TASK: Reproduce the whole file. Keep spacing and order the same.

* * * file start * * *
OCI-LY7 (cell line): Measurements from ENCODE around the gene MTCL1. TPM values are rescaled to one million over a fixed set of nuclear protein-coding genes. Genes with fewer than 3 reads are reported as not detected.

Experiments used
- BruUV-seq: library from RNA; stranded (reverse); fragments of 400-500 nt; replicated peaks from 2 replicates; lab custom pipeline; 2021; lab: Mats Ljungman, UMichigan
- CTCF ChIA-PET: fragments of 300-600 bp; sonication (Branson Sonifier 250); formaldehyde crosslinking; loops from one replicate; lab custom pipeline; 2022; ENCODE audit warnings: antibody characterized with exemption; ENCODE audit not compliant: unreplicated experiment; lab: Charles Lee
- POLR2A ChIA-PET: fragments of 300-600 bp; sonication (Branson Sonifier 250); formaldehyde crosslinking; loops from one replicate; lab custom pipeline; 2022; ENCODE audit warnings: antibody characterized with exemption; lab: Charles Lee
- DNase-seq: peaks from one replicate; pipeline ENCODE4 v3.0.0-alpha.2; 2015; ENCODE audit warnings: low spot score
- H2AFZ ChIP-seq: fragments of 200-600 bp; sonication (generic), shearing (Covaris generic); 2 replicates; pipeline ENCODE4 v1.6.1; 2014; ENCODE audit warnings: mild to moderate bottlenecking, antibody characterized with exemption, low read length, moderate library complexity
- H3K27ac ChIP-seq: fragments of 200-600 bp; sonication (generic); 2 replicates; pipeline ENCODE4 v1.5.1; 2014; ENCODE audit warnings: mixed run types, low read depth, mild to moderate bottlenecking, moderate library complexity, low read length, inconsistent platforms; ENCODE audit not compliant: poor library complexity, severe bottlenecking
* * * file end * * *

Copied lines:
OCI-LY7 (cell line): Measurements from ENCODE around the gene MTCL1. TPM values are rescaled to one million over a fixed set of nuclear protein-coding genes. Genes with fewer than 3 reads are reported as not detected.

Experiments used
- BruUV-seq: library from RNA; stranded (reverse); fragments of 400-500 nt; replicated peaks from 2 replicates; lab custom pipeline; 2021; lab: Mats Ljungman, UMichigan
- CTCF ChIA-PET: fragments of 300-600 bp; sonication (Branson Sonifier 250); formaldehyde crosslinking; loops from one replicate; lab custom pipeline; 2022; ENCODE audit warnings: antibody characterized with exemption; ENCODE audit not compliant: unreplicated experiment; lab: Charles Lee
- POLR2A ChIA-PET: fragments of 300-600 bp; sonication (Branson Sonifier 250); formaldehyde crosslinking; loops from one replicate; lab custom pipeline; 2022; ENCODE audit warnings: antibody characterized with exemption; lab: Charles Lee
- DNase-seq: peaks from one replicate; pipeline ENCODE4 v3.0.0-alpha.2; 2015; ENCODE audit warnings: low spot score
- H2AFZ ChIP-seq: fragments of 200-600 bp; sonication (generic), shearing (Covaris generic); 2 replicates; pipeline ENCODE4 v1.6.1; 2014; ENCODE audit warnings: mild to moderate bottlenecking, antibody characterized with exemption, low read length, moderate library complexity
- H3K27ac ChIP-seq: fragments of 200-600 bp; sonication (generic); 2 replicates; pipeline ENCODE4 v1.5.1; 2014; ENCODE audit warnings: mixed run types, low read depth, mild to moderate bottlenecking, moderate library complexity, low read length, inconsistent platforms; ENCODE audit not compliant: poor library complexity, severe bottlenecking